I’ve been following a few sites this past year related to the importance of relationships, from large brands and partners or ecosystems to early-stage technology investing. I’ve spent a lot of time this past year with entrepreneurs, worked with a colleague through an Angel firm over at MIT’s Entrepreneurship Center, and made several visits to Dogpatch Labs, created by Polaris Venture Partners, for a variety of presentations. I’ve attened UltraLight Startups Boston meeting and made several trips to New York and the Bay Area talking to major technology brands, investors, and entrepreneurs of all types.
David B. Lerner
The first cool set of tools comes from David B. Lerner’s blog that focuses on startups, venture capital, angel investing, and university entrepreneurship programs. He continues to develop some interesting tools that are then crowdsourced to the startup and investment communities for tweaking. Fresh on the heels of his map of Silicon Alley’s early-stage venture ecosystem comes one for the Boston Area.
These maps continue to get updated as readers post in. I for one suggested he add Beacon Angels to the Boston map. Here they are in their latest version, or you can go to David’s blog for the latest version of Boston and Silicon Alley.
David B. Lerner’s Early-Stage Investing Ecosystem Map of Boston
David B. Lerner’s Early-Stage Investing Ecosystem Map of Silicon Alley
Venture Hack and AngelList
The next valuable tool is Venture Hack’s extremely useful AngelList that offers a tremendous amount of utility, and its star is rising. I was at Supernova Hub in Philadelphia last week and AngleList was highly promoted there during investment-focused panel discussions. AngelList is a community of angel investors that may come together (or not) on various types of investors. It’s a community where entrepreneurs can increasingly pitch their ideas to a list of Angel invetsors instead of approaching each one individual, in hopes of seeking capital.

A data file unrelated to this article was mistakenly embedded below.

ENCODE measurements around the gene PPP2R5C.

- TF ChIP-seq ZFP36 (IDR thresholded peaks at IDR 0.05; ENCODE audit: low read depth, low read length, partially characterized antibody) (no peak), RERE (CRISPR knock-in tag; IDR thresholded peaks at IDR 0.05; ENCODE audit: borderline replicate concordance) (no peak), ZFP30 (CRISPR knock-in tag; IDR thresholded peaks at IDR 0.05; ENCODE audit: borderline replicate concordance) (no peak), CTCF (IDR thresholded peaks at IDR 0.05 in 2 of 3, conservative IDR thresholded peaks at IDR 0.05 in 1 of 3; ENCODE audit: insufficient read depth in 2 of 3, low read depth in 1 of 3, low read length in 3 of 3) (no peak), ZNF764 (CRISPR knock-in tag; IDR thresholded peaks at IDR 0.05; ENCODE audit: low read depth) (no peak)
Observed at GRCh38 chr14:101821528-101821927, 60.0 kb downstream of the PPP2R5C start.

The final tools I want to highlight come from the work of Valdis Krebs. First, I’ve known Valdis for a few years through a mutual networking group. Valdis is based in Cleveland, Ohio (where I myself grew up) and runs a blog called TNT- The Network Thinker. He also collaborates on a blog with June Holley (from Athens, Ohio), and Jack Ricchiuto (also from Cleveland) called networkweaving.
Valdis is the Founder, and Chief Scientist, at orgnet.com, is a management consultant, researcher, trainer, author, and the developer of InFlow software that focuses on social and organizational network analysis [SNA/ONA]. He measures knowledge exchange, information flow, emergent communities, networks of alliances and other connections within and between organizations and communities. His most prominent work has been around Cleveland’s Slavic Village real estate collapse, its relationship to the U.S. mortgage crisis, and how Slavic Village’s mortgages were packaged into Residential Mortgage Backed Securities (RMBS) and then remixed into Collateralized Debt Obligations (CDOs), either real or synthetic. Slavic Village was part of a synthetic CDO called ABACUS 2007-AC1 that is the focus of a criminal charge brought on by the U.S. Securities and Exchange Commission against Goldman Sachs.
Valdis’s work has been instrumental in highlighting the intricacies of networks and their relationships for both positive and negative means. While I was writing a report on the Android Ecosystem last year, we toyed with the idea of a network map for Google. Valdis has recently stated that it’s not the hubs of a network, or the relationship between hubs that is most import, as it is the details of the spokes. His work was often referenced at the Supernova Hub conference in Philadelphia last week as well.
Whether we are talking about mapping early-stage tech investments or the mortgage crisis, nearly every major activity today is connected in some form or fashion to a network ecosystem. We are in the network age as a species. But it is more than the physical networks of bits and bytes and voice, data, and video transmission; it is also about the relationship networks we have today, and more importantly the social ones.
– Randy Giusto